What are the goals of a contemporary university education? In which ways are these goals being fulfilled or unfulfilled? These questions form a guiding thread throughout the intellectual career of the philosopher Friedrich Nietzsche. From announcing the “death of God” to the “arrival of the most unwelcome guest, nihilism,” the tensions inherent in modern intellectual life are linked to the question of education, art and culture.
Often perceived as a crisis, humanities adopted a research-based creation of expertise, which does not necessarily support the maturation of ethically strong and creative individuals. Turning away from merit and genius, have the humanities adopted a technical, mechanical and bureaucratic model?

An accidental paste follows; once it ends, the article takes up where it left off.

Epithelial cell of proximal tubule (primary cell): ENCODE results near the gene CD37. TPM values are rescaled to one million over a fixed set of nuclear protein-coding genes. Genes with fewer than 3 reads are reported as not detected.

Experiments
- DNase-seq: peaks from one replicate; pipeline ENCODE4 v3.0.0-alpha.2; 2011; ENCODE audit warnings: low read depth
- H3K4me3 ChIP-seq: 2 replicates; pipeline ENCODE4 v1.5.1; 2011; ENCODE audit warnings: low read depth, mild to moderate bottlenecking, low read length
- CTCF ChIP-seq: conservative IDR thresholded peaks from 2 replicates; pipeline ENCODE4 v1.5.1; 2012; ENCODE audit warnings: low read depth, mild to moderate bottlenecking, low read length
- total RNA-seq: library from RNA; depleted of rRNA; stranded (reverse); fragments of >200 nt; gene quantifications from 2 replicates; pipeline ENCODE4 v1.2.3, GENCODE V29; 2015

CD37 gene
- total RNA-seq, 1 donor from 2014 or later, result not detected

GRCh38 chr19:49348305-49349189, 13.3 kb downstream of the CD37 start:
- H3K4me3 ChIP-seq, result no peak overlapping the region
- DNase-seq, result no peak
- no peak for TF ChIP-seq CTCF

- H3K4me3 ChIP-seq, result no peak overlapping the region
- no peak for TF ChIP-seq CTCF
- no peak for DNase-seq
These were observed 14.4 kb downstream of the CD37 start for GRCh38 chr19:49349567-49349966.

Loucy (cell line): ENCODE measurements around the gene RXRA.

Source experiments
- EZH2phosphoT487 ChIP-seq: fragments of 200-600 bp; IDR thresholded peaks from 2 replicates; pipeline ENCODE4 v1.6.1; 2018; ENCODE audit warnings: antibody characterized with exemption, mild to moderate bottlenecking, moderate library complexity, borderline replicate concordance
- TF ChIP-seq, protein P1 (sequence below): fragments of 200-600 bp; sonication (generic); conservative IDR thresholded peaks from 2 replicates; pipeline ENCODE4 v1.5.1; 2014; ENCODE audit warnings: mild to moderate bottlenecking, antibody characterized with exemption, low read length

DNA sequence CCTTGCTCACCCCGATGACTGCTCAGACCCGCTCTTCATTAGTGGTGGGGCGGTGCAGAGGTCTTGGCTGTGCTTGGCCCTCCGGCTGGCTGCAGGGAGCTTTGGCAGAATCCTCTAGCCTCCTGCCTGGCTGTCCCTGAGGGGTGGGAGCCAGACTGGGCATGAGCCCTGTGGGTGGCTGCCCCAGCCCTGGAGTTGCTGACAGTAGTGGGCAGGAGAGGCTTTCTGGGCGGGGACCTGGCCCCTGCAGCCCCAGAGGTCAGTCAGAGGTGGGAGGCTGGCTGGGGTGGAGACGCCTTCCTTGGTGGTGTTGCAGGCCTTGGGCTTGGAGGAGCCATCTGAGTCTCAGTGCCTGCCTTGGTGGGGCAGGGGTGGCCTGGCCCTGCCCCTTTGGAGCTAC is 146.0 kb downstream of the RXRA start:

Nietzsche’s prophetic lectures from his early days in Basel remain key to understanding the successes and failures of the modern university. Based on his lectures “On the Future of Our Educational Institutions,” this Olio presents a much-needed critique of these institutions; critiques that are vital to their survival.
Think Olio is not about learning a new skill or adding credentials to your resume. It is about getting together with other people and expanding our worldview. It exists as a conduit for fruitful discussions, a dissent from the regurgitation of facts, and an embrace of new perspectives.